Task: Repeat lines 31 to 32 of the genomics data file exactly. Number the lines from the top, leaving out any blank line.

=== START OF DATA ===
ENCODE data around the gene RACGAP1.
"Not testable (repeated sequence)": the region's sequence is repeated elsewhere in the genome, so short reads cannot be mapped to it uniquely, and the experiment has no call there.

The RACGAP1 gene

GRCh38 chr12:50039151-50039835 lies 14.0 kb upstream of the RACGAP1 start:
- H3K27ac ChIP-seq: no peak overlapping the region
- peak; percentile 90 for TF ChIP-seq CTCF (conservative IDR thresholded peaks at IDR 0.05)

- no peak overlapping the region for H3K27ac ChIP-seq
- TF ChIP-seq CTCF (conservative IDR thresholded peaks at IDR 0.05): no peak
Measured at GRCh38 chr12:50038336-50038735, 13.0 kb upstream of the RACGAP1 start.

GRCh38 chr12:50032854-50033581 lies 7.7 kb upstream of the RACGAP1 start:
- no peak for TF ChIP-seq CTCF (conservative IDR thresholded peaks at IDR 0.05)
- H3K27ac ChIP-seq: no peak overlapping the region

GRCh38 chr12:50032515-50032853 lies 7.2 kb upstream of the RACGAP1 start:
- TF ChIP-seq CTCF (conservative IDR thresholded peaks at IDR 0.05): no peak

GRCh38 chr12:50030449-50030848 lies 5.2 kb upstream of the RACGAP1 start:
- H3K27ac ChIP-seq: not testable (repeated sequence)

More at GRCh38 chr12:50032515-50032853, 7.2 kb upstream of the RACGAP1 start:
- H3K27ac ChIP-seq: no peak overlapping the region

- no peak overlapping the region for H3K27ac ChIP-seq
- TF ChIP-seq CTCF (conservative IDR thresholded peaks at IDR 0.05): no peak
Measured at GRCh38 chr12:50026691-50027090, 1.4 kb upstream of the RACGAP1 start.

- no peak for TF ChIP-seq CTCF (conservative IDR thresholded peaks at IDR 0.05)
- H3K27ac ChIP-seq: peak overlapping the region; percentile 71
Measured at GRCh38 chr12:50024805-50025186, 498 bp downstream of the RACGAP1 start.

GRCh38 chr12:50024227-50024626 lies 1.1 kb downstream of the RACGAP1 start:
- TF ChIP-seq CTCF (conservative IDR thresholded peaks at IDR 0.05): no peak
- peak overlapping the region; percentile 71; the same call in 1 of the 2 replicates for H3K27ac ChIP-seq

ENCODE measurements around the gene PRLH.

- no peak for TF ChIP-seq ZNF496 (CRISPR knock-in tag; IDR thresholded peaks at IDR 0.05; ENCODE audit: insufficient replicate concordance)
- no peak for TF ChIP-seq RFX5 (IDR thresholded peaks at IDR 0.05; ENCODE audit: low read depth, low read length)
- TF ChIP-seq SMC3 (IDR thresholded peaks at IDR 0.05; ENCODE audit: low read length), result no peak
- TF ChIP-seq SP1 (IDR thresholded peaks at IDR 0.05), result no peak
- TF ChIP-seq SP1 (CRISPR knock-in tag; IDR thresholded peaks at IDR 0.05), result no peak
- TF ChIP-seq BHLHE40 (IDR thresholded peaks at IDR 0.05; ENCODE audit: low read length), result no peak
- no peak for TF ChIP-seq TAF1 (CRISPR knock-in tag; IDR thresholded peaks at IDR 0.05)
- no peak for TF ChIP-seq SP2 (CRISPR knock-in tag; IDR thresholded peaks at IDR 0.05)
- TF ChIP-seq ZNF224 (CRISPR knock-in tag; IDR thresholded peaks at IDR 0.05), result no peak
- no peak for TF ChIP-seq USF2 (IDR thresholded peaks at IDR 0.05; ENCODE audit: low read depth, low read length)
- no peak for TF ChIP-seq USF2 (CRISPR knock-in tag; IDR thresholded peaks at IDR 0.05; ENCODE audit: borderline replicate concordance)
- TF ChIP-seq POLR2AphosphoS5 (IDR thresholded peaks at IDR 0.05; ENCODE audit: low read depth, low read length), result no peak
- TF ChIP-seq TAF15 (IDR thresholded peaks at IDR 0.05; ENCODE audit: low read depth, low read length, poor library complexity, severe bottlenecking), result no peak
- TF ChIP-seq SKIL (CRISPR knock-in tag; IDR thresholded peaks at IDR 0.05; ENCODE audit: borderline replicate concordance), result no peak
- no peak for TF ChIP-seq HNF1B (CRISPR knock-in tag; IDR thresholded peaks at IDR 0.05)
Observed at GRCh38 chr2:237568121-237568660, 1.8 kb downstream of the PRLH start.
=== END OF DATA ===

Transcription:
- TF ChIP-seq SMC3 (IDR thresholded peaks at IDR 0.05; ENCODE audit: low read length), result no peak
- TF ChIP-seq SP1 (IDR thresholded peaks at IDR 0.05), result no peak